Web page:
Monday I posted a wonderful quote by (and a fabulous portrait of) Oscar Wilde. Experience is something we all have and none of us got it off a silver platter. Good, bad, ugly experience is what happens in life. In fact, we could go so far as to call it life. If we aren't experiencing anything, we aren't living!
As writers, we feed off experience, our own and that of others. Countless books are out there written out of the depths of some one's joy or sorrow, from tragedy or triumph. Many times I look at these books and think, "If I was able to travel to Tahiti, go back to school, drop off the grid for seven years, I, too would have a published book." Sadly, it is true that those with the most sensational story do capture the publisher's eye.
That being said, don't be dissuaded you from your own stories. I may not have lived the adventurous life I dreamed of and longed for as a child (yet, at any rate), but I have had many experiences in my thirty two years that have potential for story making. Some are unbelievable, some are hilarious, others are tragic or down right boring. However, they all make up the rich tapestry that is my life.
No matter where you are in life, no matter where you're going, you have a story to tell. "But I don't WANT to write about living in the middle of no where and working as a receptionist who dreams of traveling to Egypt and discovering a forgotten Pharaoh's tomb!" you may whine (or was that me?). Well, no, I don't see much in that plot line. But what I do see is valuable insights into life that can be used in the telling of a story. Then again, maybe you could write about a receptionist who DOES travel to Egypt and discovers a forgotten tomb.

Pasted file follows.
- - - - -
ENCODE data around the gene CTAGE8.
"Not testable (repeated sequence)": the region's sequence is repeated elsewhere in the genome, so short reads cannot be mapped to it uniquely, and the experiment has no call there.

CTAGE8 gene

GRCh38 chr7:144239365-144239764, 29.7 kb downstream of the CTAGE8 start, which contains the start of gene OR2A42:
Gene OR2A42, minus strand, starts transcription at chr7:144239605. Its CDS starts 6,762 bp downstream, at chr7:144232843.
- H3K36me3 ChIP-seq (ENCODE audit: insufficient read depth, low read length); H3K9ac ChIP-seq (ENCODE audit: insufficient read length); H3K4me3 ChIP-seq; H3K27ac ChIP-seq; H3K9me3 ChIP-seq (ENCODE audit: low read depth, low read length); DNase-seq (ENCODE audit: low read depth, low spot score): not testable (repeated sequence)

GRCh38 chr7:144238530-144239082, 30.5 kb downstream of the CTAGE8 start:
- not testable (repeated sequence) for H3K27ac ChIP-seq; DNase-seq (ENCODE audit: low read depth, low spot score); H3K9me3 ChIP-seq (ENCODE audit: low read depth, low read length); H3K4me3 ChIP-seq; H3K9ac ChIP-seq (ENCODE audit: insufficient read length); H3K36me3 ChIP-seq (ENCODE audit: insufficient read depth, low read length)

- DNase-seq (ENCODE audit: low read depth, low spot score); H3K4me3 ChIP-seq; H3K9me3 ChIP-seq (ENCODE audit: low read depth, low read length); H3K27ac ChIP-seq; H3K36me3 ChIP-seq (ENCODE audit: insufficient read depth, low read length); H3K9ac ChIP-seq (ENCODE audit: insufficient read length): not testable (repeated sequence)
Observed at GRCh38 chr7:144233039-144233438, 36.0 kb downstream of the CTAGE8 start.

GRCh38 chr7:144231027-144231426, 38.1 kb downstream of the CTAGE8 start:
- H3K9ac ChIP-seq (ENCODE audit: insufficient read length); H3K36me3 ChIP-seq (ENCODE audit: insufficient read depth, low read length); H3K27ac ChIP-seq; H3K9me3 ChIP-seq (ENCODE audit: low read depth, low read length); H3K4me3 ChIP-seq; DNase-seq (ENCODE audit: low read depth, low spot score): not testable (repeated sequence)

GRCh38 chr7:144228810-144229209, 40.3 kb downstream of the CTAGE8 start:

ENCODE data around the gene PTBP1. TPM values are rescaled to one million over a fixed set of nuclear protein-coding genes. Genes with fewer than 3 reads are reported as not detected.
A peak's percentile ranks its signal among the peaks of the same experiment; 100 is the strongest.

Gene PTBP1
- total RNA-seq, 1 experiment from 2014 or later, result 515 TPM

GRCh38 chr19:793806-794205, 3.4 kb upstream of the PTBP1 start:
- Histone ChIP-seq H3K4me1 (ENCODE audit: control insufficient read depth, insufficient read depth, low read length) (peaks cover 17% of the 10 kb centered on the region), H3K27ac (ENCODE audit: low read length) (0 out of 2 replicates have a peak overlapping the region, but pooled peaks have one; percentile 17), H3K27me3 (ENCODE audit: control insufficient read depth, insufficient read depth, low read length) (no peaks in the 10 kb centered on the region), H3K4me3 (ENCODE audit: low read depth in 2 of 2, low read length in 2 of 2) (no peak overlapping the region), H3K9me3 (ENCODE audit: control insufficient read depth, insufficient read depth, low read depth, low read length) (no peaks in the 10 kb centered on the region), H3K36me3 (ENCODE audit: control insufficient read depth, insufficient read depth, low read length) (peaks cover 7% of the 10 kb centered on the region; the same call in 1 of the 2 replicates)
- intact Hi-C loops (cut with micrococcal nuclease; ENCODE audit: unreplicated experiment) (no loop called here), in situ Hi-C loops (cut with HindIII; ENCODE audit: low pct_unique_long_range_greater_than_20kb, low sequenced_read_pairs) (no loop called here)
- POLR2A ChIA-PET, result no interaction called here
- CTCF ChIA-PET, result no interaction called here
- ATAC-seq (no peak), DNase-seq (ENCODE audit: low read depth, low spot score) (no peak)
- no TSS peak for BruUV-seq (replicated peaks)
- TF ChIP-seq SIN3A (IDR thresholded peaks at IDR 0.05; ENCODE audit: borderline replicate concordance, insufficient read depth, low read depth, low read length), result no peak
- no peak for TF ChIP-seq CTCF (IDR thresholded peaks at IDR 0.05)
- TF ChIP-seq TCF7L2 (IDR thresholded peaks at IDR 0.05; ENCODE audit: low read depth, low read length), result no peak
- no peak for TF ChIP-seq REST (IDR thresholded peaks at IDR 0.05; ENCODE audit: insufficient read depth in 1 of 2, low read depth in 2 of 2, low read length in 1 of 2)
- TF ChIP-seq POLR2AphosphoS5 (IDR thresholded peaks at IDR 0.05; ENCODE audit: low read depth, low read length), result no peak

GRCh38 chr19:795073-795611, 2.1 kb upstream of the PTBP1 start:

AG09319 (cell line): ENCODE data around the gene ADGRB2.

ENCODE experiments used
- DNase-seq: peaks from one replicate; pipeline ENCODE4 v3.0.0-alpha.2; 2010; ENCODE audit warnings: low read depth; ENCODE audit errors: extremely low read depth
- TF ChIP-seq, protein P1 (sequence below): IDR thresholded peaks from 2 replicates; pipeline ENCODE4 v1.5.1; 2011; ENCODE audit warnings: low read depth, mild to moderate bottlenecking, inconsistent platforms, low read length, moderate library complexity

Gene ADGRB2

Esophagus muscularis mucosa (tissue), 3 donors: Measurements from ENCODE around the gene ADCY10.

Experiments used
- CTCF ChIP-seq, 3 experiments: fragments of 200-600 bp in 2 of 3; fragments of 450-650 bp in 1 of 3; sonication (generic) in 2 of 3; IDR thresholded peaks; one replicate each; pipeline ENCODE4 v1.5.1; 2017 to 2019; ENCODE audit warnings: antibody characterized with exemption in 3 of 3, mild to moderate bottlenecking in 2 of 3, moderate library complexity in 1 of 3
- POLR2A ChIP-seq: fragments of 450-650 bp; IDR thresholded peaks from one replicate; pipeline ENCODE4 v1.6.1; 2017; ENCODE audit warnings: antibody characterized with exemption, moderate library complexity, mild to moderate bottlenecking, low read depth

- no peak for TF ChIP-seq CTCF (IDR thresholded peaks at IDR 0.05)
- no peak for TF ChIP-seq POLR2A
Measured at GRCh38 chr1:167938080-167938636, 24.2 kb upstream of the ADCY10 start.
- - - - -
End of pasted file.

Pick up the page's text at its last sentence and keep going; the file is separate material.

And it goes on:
See where I'm going with this? We don't all wake up every morning to sip champagne and chat with literary giants over crumpets and Earl Grey (we can't all be Oscar Wilde). What we can do is sift through our memories, through the vast storehouses of life past and present and unearth some gems that our characters could benefit from. Some may glisten like diamonds. Others may take a bit of polishing. You may find a few lumps of coal. Give them enough pressure and they'll shine eventually. If nothing else, toss them into the fire and keep your hands warm as you scratch out those tales.
Use what you have. Write what you know. Take your unique voice and your most mundane day to day and turn it into something beautiful. And remember: most of your readers can't identify with riding camels in the Sahara. What they can relate to is honesty and a new way of looking at something they see everyday. Even a grocery cart could spark a story. Especially if you use them to play bumper cars with in the parking lot! (Disclaimer: I do not advocate destruction of public property in the name of storytelling. IF it happens, however, completely accidental of course, then by all means put it in! Just remember to change names to protect the guilty-er-innocent ;) Who on earth would play bumper cars with a grocery cart anyway. . .
(Day Dreaming by Daniel Ridgway Knight. Image found here)